This is why books like “All the Rage” are so important. I consider myself to be a very cynical person with very few romantic notions about people but I’m not yet jaded enough to believe that things can’t change. I’m a writer – I know about the power fiction can have on people. When Laurie Halse Anderson’s “Speak” first came out, it had a tremendous impact. My edition contains dozens of quotes from letters Anderson received from victims of sexual assault, so if hundreds of teenagers were brave enough to speak up, maybe there is hope yet.
No rating this time – I merely urge all of you to read this book at your earliest convenience.
“Anytime something bad happens to a woman close to me, it’s how I think. I have a daughter.”
“It’s amazing how bad you can make the truth sound. As long as you keep it partially recognizable when you spit it out, a crowd will eat it up without even thinking about how hard you chewed on it first.”
“Poison. It’s traveling my veins, turning my blood into something too sick to name. It works its way through me, finds my heart and then – every vital part of me turns off.”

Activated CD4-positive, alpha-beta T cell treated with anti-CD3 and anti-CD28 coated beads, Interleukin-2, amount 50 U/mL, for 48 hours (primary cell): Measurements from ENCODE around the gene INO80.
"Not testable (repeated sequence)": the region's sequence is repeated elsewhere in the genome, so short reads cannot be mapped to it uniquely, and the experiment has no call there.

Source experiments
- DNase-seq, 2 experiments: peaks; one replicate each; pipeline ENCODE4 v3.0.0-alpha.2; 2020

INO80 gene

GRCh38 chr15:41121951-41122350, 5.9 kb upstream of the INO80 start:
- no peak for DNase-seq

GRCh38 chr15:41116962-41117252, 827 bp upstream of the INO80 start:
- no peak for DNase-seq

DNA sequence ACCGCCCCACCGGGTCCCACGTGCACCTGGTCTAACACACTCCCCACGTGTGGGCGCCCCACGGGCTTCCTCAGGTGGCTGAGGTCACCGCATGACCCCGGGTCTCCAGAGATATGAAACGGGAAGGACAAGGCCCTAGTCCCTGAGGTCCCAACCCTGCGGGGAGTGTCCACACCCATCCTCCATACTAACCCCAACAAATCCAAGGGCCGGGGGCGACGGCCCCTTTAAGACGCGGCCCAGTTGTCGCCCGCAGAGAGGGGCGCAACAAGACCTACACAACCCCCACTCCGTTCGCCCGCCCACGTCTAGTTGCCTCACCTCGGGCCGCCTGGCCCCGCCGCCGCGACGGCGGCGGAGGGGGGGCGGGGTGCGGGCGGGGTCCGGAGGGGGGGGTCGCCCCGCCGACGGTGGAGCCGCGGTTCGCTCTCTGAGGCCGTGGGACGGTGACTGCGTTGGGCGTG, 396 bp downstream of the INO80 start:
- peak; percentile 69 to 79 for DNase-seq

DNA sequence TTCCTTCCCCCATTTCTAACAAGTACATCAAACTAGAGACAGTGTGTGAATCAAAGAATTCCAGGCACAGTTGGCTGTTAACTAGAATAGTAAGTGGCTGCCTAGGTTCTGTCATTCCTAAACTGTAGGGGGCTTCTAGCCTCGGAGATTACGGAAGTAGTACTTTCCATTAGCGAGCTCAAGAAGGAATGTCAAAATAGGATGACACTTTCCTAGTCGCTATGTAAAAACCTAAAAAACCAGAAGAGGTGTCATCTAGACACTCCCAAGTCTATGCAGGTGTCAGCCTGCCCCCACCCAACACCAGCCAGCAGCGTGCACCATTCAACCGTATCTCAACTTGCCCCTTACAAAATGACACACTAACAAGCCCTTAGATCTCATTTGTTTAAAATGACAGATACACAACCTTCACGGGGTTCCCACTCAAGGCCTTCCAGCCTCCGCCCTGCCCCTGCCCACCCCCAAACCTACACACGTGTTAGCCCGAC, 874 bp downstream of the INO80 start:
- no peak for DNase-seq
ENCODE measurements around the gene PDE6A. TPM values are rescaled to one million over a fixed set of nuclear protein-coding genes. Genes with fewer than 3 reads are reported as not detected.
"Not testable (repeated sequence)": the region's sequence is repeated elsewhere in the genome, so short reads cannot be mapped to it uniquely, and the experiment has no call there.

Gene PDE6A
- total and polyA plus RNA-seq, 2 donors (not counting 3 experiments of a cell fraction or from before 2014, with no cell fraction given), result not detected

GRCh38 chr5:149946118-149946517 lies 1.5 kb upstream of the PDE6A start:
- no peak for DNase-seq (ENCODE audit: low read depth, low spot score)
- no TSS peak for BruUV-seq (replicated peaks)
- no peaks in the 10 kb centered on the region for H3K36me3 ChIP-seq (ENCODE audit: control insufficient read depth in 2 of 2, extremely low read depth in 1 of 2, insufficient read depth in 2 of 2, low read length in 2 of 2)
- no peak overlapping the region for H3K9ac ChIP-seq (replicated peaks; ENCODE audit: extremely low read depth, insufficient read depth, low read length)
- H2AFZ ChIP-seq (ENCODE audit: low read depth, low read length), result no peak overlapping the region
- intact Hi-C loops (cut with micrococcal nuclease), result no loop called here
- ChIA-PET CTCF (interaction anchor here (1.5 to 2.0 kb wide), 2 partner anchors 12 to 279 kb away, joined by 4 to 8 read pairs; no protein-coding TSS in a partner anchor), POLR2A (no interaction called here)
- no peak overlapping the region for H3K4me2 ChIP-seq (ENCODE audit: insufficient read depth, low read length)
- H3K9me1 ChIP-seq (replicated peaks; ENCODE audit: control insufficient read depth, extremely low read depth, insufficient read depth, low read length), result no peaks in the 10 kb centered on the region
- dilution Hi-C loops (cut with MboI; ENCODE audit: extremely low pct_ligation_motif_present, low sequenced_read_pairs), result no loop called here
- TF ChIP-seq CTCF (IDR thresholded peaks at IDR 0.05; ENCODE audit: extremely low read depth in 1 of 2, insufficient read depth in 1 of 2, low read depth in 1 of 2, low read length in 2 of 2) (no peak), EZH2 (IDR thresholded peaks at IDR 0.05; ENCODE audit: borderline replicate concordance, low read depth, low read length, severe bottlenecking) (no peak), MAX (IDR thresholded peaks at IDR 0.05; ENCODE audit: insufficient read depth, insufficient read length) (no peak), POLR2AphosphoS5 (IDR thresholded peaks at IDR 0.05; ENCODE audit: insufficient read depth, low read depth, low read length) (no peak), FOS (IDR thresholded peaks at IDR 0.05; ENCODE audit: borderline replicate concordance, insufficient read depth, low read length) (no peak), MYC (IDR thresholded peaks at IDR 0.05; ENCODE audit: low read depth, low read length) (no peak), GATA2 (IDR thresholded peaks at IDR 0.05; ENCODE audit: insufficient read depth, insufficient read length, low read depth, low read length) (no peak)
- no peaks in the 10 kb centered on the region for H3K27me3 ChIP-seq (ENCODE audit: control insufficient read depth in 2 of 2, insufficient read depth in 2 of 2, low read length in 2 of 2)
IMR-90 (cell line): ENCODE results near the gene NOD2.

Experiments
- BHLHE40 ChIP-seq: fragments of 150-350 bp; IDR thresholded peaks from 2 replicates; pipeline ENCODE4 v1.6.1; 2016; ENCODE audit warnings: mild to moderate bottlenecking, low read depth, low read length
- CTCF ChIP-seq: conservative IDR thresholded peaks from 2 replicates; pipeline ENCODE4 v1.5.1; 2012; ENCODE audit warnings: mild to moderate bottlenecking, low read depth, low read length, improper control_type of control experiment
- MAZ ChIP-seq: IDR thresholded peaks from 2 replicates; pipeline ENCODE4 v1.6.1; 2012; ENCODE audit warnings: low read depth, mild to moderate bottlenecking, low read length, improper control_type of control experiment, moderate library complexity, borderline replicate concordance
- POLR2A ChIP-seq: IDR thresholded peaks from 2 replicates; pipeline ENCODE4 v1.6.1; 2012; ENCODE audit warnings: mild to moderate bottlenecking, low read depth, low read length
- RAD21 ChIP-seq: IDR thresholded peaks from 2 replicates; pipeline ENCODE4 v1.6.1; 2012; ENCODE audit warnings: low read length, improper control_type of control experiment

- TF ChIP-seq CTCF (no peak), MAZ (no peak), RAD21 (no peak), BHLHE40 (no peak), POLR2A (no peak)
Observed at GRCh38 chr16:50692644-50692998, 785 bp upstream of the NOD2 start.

Romy Grey – Ashley Rickards
Personally, I believe that everybody should read this book. The two books and the TV series below are also very good at exploring themes like sexual assault and rape culture:
“Speak” by Laurie Halse Anderson
“Easy” by Tammara Webber (I know it’s a romance novel but it’s one of the few that deals with sexual assault properly)
Veronica Mars – and I don’t just mean the TV series. After I finished “All the Rage”, I wanted to binge on Veronica Mars for the upteenth time. I suggest that you watch the series, then the movie, then read the two books. The latest book deals with rapes of sex workers really well.
Have you read “All the Rage” or any other Courtney Summers books? What are your favourite feminist contemporaries? Please let me know!